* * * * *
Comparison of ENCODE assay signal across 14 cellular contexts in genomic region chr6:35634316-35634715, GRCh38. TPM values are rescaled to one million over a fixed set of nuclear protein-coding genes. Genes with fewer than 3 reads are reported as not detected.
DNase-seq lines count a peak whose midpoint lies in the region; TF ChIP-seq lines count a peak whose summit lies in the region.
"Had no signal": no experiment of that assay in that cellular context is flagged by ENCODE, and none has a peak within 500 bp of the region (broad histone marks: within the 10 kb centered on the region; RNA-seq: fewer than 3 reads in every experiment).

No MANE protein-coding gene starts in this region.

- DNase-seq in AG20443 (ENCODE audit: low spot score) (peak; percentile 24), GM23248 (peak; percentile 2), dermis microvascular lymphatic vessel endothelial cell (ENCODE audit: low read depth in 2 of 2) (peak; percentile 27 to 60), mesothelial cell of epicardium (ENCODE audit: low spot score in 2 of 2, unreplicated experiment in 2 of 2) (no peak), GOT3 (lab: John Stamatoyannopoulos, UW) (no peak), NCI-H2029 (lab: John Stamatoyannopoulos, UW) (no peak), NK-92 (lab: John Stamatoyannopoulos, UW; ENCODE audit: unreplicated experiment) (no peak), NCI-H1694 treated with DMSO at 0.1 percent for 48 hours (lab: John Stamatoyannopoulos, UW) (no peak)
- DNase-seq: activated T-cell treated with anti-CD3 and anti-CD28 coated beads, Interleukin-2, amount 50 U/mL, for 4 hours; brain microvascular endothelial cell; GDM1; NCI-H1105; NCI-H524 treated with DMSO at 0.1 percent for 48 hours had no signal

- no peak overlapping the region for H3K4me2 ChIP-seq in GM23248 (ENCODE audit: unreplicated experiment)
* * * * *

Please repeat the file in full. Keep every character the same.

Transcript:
Comparison of ENCODE assay signal across 14 cellular contexts in genomic region chr6:35634316-35634715, GRCh38. TPM values are rescaled to one million over a fixed set of nuclear protein-coding genes. Genes with fewer than 3 reads are reported as not detected.
DNase-seq lines count a peak whose midpoint lies in the region; TF ChIP-seq lines count a peak whose summit lies in the region.
"Had no signal": no experiment of that assay in that cellular context is flagged by ENCODE, and none has a peak within 500 bp of the region (broad histone marks: within the 10 kb centered on the region; RNA-seq: fewer than 3 reads in every experiment).

No MANE protein-coding gene starts in this region.

- DNase-seq in AG20443 (ENCODE audit: low spot score) (peak; percentile 24), GM23248 (peak; percentile 2), dermis microvascular lymphatic vessel endothelial cell (ENCODE audit: low read depth in 2 of 2) (peak; percentile 27 to 60), mesothelial cell of epicardium (ENCODE audit: low spot score in 2 of 2, unreplicated experiment in 2 of 2) (no peak), GOT3 (lab: John Stamatoyannopoulos, UW) (no peak), NCI-H2029 (lab: John Stamatoyannopoulos, UW) (no peak), NK-92 (lab: John Stamatoyannopoulos, UW; ENCODE audit: unreplicated experiment) (no peak), NCI-H1694 treated with DMSO at 0.1 percent for 48 hours (lab: John Stamatoyannopoulos, UW) (no peak)
- DNase-seq: activated T-cell treated with anti-CD3 and anti-CD28 coated beads, Interleukin-2, amount 50 U/mL, for 4 hours; brain microvascular endothelial cell; GDM1; NCI-H1105; NCI-H524 treated with DMSO at 0.1 percent for 48 hours had no signal

- no peak overlapping the region for H3K4me2 ChIP-seq in GM23248 (ENCODE audit: unreplicated experiment)